The mystery plot will center on some secrets in Claudia's past and a decidedly British motive based on a code of honor.  There are enough baffling puzzles like a burned out car that seems to have vanished, the confusing identity of the corpse, and the reasoning for the decapitation to keep the reader engaged. If the final solution is a bit predictable it does not detract from the overall enjoyment of the book. Here Comes a Chopper is a successful mix of Mitchell's love of mainstream novel writing, excellent characterization, and bizarre mystery plotting. Only when the story takes a detour with a group of rambunctious boys on a field trip in London does the book tend to lose its focus. But as a former schoolteacher herself Mitchell seemed to be very much at home writing about young people and children. If a school shows up in the plot (and there are many of them in the long series), then school kids will almost always play a minor role of some sort. Mrs. Bradley often seems like a misbehaving teenager with her unconventional attitudes and flippant remarks and that cackling uncensored laughter.

Some good news for Gladys Mitchell fans -- at least those of you on the other side of the pond.  It appears that Vintage Books (in the UK only) is planning to release a handful of Mrs. Bradley mysteries in October 2013.  Here Comes a Chopper is slated to be one of those books. I even found a photo of the book's cover (seen at left) on a UK book website so this one may definitely be available later this year.  It happens to be one of the more difficult Mitchell books to find in the used book market; cross your fingers that this one finally is reprinted. When Gladys Mitchell is on target she is one of the most delightful and original mystery writers of the Golden Age. Here Comes a Chopper is one of her best.

The other titles planned for release, nearly all of which have been practically impossible to find for some time, are: Groaning Spinney, The Echoing Strangers, The Devil at Saxon Wall, My Bones Will Keep, The Devils' Elbow and St. Peter's Finger. Each one has been rated highly by some of the more expert Mitchell fans out there including Nick Fuller, her most recent defender, and Jason Hall who runs the superb Gladys Mitchell tribute website.  I urge you to visit the site if you are interested in learning more about the great Gladys.

READING CHALLENGE UPDATE: Up to six out of the minimum of eight books required for the "Vintage Mystery Reading Challenge 2013 - Scattergories" sponsored by Bev at My Reader's Block. The book fulfills the category Amateur Night. Previous reviews for the challenge are listed below:

Murder is Academic: Murder from the Grave by Will Levinrew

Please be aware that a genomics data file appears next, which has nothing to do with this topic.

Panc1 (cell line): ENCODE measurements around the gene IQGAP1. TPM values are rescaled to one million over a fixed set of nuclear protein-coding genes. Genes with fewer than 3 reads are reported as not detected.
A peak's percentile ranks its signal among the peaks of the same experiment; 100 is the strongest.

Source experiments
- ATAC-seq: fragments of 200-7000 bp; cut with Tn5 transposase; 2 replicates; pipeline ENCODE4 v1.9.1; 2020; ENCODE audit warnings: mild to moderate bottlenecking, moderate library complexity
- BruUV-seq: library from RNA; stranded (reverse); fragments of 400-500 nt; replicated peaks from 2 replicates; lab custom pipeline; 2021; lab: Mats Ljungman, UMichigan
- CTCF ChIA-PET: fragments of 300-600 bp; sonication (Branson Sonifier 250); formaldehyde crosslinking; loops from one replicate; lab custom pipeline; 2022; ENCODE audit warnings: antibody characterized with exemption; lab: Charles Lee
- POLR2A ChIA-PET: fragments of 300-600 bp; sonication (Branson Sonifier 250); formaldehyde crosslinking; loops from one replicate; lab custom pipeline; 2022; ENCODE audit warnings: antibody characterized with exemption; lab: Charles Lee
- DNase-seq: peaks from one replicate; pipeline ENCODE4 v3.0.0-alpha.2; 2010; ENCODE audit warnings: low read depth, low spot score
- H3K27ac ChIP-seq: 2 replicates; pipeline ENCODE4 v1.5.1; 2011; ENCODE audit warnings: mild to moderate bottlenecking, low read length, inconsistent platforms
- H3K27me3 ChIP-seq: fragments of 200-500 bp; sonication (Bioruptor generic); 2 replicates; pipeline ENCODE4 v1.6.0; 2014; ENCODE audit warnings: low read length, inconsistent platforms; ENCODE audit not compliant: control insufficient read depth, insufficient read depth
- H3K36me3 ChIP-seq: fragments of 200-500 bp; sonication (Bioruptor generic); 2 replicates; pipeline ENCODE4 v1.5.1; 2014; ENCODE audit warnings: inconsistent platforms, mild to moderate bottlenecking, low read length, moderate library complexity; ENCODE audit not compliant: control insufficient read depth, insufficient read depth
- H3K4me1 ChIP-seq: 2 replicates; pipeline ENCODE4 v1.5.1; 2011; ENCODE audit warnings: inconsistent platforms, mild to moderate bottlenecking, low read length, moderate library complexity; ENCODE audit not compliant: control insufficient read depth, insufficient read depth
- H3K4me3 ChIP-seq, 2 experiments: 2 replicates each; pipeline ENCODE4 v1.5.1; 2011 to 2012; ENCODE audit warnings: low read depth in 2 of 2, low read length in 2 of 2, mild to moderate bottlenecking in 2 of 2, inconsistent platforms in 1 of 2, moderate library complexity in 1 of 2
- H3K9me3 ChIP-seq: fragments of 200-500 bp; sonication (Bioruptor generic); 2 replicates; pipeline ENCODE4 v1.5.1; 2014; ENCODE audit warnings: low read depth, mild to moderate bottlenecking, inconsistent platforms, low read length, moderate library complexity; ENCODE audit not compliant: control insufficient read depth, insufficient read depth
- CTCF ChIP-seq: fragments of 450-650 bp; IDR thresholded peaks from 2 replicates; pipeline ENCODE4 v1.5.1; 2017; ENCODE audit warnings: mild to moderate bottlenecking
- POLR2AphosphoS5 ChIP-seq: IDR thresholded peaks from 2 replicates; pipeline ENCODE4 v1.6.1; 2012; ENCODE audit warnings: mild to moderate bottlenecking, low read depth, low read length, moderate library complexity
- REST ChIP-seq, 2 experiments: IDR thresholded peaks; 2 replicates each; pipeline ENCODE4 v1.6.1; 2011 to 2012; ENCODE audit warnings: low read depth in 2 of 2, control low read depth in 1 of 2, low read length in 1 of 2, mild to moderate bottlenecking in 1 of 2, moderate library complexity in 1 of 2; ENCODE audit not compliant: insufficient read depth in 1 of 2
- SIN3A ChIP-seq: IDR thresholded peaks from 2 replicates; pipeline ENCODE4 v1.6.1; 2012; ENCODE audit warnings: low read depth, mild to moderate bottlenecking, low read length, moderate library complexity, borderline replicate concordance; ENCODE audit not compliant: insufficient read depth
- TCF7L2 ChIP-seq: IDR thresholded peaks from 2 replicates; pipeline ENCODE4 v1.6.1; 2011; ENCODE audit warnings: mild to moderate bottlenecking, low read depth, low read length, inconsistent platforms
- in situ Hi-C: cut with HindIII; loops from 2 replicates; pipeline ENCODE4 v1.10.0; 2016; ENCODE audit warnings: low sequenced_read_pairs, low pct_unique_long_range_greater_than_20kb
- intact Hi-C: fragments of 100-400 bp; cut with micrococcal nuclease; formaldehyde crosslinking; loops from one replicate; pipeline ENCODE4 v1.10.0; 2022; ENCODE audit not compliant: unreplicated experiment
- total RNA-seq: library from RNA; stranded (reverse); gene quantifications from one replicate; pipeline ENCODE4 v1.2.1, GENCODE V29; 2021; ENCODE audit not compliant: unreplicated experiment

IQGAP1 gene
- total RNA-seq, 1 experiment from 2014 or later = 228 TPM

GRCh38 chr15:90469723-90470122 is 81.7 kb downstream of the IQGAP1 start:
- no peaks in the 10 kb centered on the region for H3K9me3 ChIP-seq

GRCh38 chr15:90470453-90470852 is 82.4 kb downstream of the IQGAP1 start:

Colorful Crime: The Woman in Purple Pajamas by Willis Kent
Jolly Old England: Murder in Blue by Clifford Witting
Scene of the Crime: The Mystery at Stowe by Vernon Loder
Staging the Crime: Death in the Limelight by A. E. Martin


  1. The re-release cover you've found looks similar to the covers of the Mitchell books available in the Kindle store:

    I wonder if this means we in North American can expect a re-release as well?

    1. Those digital books say they are published by Vintage Digital. I'd say it's a certianty that the new batch of books will be in paperback and digital editions. But they've been in the works since August 2012 and they is no word on the Vintage website about the impending release. That's why I say cross your fingers. I would've expected a few of them to be out by now, but every one says the release date is October 3, 2013. We shall see...

  2. Great review, John, of a Mitchell book I haven't read (there are many, as I've gotten into her rather late) - and especially wonderful news if it comes to fruition) about more Mrs. Bradley mysteries coming from Vintage Books. I have all of Vintage's first wave of Mitchell novels and have greatly enjoyed most of them. I know she's a writer who tends to sharply divide her critics but generally speaking I find her stuff delightful, strange and always well-written, if perhaps her central mystery plots occasionally end on rather obscure or elusive notes. Dame Beatrice herself is a memorable creation. I hope one day Vintage gets around to releasing the first Mitchell book I ever read, and thus a personal favorite, the charming school-set romp LAURELS ARE POISON (which introduces the reader to the athletic and eager Laura Menzies).

  3. Is this the character played by Diana Rigg in the PBS show? I couldn't stand those. Much as I love Diana Rigg, the shows, to my mind, were just dreadful. Mostly because the main character was so unlikable.

    But maybe it's just me.

    Confused in New Jersey.

  4. A Mrs. Bradley that I haven't read yet! With a teacher in it! There you go again, John, making me add to the TBR list. Delightful review. Sorry to be getting round to it so late....